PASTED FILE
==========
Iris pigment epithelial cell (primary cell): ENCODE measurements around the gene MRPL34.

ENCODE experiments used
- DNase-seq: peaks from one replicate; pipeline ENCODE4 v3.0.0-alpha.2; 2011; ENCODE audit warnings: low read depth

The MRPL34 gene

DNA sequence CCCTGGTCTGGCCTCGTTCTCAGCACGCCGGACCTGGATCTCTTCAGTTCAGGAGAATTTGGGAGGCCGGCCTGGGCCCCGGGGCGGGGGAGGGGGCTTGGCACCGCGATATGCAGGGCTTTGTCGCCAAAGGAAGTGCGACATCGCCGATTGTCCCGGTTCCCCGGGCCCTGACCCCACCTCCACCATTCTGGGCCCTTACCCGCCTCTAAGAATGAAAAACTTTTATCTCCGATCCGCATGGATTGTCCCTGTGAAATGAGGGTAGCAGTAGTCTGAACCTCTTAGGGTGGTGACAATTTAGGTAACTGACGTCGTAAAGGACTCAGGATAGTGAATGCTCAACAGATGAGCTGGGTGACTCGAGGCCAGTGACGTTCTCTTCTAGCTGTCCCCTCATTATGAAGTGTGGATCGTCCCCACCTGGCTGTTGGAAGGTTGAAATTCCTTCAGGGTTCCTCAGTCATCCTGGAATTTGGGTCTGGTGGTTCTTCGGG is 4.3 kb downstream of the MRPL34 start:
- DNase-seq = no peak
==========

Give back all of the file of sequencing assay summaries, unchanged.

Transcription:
Iris pigment epithelial cell (primary cell): ENCODE measurements around the gene MRPL34.

ENCODE experiments used
- DNase-seq: peaks from one replicate; pipeline ENCODE4 v3.0.0-alpha.2; 2011; ENCODE audit warnings: low read depth

The MRPL34 gene

DNA sequence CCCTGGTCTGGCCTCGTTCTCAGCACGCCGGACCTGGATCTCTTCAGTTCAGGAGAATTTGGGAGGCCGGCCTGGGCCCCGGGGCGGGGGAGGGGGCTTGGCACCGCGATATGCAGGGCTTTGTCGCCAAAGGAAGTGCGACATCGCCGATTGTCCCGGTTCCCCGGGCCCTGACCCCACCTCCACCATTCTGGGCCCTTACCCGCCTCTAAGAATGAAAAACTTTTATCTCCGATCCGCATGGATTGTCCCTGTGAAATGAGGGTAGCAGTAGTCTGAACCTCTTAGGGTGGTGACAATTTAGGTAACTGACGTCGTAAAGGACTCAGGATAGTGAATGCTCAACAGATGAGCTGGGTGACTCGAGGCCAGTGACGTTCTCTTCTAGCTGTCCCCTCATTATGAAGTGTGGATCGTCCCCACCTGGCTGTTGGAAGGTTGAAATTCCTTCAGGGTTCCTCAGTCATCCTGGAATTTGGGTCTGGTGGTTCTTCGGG is 4.3 kb downstream of the MRPL34 start:
- DNase-seq = no peak